Then once we did – once we plunged through this portal – we discovered this life that was superior to what I would call the “normal” way of life. It’s cheaper, our kids are getting a great education, and, of course, we’re seeing so many things.
And the best benefit of all is that we don’t fracture our family every morning after breakfast while the parents go to work and the kids go to school, and then reconvene again at dinner time when everyone’s tired and snappy, and then it’s bedtime. We never do that. We’re together all the time. And that is the single greatest benefit.
But why wouldn’t everyone do that, and why wouldn’t I go around telling everyone to do it?
Because I realize it’s difficult to abandon your home, your community, and your job. And I know we wouldn’t have been able to do that, either, had we not gotten “lucky” through the sort of catastrophe I turned our lives into a few years back, when I was dealing with depression. So I say this with humility, but it really is a better lifestyle.
Homeschooling the kids I didn’t mind. I was pretty sure that was going to be a better education for the kids than going to school.
As for the home… my family is all fractured anyway, so that wasn’t an issue.
The thing that scared me the most was my age. I thought, “Well, if I leave my career now, I’m in my peak earning years, and I will never have a chance again to earn decent money.”
Financially, I was afraid this was going to be a really costly decision. Because when you’re in your 40s and 50s, that’s when you reap the benefits of all the hard work you’ve done earlier on in your career. And to throw all that away seemed like a big risk.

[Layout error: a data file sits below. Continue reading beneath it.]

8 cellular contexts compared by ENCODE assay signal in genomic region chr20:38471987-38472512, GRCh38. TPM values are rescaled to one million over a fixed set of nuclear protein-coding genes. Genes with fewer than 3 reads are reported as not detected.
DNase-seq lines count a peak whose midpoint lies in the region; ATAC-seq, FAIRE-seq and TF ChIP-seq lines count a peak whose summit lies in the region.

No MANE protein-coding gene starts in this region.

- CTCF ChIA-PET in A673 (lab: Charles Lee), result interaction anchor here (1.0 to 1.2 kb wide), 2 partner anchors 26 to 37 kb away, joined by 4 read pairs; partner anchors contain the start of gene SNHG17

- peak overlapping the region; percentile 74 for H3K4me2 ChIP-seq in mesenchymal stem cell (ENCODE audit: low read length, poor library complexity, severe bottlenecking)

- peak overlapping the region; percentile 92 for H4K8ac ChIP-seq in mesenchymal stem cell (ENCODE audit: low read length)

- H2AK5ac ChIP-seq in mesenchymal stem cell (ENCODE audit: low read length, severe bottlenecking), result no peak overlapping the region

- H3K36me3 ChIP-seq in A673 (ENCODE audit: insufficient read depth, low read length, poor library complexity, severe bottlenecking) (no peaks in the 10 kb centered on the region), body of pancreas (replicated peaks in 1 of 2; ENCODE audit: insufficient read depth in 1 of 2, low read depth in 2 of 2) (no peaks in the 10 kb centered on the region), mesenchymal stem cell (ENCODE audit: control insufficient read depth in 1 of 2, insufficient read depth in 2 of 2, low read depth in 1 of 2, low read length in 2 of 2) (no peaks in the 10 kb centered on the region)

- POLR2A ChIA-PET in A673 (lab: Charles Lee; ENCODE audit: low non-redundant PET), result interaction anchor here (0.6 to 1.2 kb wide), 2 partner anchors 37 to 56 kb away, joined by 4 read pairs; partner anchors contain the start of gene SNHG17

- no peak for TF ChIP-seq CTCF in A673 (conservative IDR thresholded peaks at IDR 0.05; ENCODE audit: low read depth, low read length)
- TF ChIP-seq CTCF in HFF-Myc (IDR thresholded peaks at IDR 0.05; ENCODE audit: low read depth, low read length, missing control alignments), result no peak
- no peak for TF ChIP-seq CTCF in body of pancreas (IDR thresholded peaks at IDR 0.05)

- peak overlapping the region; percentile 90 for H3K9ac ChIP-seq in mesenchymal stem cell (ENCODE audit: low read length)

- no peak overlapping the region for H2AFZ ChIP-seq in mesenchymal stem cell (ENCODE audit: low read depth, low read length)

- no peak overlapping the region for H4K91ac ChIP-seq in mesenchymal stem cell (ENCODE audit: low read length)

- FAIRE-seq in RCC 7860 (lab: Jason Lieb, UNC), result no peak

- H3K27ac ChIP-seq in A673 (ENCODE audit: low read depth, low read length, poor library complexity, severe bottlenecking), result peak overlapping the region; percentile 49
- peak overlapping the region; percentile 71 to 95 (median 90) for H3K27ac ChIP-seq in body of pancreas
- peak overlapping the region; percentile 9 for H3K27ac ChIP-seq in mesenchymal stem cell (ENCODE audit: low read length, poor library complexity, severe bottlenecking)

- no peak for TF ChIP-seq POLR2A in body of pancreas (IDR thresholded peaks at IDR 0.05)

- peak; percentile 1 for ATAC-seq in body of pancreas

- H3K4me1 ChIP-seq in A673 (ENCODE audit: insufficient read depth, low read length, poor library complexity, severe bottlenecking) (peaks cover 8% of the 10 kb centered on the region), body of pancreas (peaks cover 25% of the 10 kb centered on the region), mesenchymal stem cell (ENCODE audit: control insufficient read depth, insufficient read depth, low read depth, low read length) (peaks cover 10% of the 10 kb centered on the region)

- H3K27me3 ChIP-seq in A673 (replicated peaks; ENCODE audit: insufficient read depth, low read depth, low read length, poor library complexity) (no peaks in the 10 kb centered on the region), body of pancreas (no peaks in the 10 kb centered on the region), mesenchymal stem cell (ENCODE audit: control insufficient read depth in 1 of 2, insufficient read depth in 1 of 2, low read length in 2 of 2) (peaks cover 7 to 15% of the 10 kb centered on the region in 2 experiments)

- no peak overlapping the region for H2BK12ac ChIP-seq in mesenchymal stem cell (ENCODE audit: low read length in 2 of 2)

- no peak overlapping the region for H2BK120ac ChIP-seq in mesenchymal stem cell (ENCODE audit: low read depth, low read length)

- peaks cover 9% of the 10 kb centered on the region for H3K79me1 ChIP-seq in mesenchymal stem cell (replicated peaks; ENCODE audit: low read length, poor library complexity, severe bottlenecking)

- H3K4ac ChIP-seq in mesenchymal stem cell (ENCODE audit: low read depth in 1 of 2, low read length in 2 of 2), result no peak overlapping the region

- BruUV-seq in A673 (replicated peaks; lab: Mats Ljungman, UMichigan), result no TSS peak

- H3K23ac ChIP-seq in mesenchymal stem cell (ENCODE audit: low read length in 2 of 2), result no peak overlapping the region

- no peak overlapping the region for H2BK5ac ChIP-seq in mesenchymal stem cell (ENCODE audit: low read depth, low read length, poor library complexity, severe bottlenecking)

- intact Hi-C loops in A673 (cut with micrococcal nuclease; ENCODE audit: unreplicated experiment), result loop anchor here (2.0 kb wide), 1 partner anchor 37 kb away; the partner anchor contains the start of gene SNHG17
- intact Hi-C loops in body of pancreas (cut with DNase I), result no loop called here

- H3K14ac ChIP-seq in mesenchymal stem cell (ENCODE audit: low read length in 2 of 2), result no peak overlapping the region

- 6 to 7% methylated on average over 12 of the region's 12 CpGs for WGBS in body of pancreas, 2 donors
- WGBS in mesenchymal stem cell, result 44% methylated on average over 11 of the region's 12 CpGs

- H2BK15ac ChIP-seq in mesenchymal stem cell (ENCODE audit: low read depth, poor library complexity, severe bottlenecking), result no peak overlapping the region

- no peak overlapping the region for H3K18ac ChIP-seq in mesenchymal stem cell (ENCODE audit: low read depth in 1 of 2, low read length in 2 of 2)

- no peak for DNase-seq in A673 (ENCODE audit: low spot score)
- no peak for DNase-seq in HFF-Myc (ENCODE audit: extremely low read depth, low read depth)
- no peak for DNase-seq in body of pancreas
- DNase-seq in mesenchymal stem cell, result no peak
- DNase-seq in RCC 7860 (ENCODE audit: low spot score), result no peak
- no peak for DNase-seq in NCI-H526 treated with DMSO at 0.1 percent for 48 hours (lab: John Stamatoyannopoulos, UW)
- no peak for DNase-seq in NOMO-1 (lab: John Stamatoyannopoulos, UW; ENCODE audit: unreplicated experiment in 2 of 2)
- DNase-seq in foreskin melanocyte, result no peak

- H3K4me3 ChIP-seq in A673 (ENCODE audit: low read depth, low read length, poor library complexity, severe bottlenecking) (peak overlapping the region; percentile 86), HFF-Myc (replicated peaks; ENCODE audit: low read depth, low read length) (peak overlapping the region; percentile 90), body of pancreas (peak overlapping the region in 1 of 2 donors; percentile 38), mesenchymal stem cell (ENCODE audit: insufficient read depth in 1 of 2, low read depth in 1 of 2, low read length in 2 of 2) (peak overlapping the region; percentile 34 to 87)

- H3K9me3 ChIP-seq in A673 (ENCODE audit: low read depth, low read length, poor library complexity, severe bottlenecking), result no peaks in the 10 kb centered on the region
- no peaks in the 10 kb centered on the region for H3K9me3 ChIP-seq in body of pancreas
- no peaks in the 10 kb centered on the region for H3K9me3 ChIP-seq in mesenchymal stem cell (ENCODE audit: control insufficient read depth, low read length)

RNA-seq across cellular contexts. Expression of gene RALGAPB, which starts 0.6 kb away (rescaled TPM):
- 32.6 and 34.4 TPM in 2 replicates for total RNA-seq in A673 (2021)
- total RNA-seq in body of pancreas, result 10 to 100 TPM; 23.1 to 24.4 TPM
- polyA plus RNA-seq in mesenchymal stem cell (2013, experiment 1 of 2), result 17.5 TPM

But it didn’t work out like I feared. We found a new way, and it ended up being better.
And not just financially, but in terms of seeing wealth as a bigger thing than just money. And in that sense, we’re far richer now than we were before we started this trip.
Dan: That’s a point Bill Bonner writes about all the time in his Diary e-letter… That when you’re connecting time to money, a lot of people think, “I’ll have time to do that later in my life.” But you might not have your health to enjoy it.
And the time you spend now doing it – reconnecting with your family, seeing the places you wanted to see, seeing things you never expected to see, being surprised by the generosity of total strangers – that’s the kind of wealth where there’s no withholdings from the IRS.
Tom: Yeah, and it’s a bit macabre, but if I had to die tomorrow, I would have a smile on my face because I’ve done something truly fulfilling that I can be proud of. And it’s far beyond money.
Dan: Agreed. Good to see you, Tom, and safe travels.
Tom: Good to see you, too, Dan.
Emma’s Note: Emma Walsh here again. Did you know that Tom writes all about his family’s road trip in his free daily e-letter, Postcards From the Fringe? Sign up here to read all about it.
And if you’re thinking about escaping the city lifestyle and want to learn more about the best small towns in America to retire or retreat to, why not check out Dan’s American “Bolthole” Project? If you’re a paid-up Bonner-Denning Letter subscriber, you can read it in full here. If you haven’t subscribed yet, click here to find out more.
Like what you’re reading? Send your thoughts to [email protected].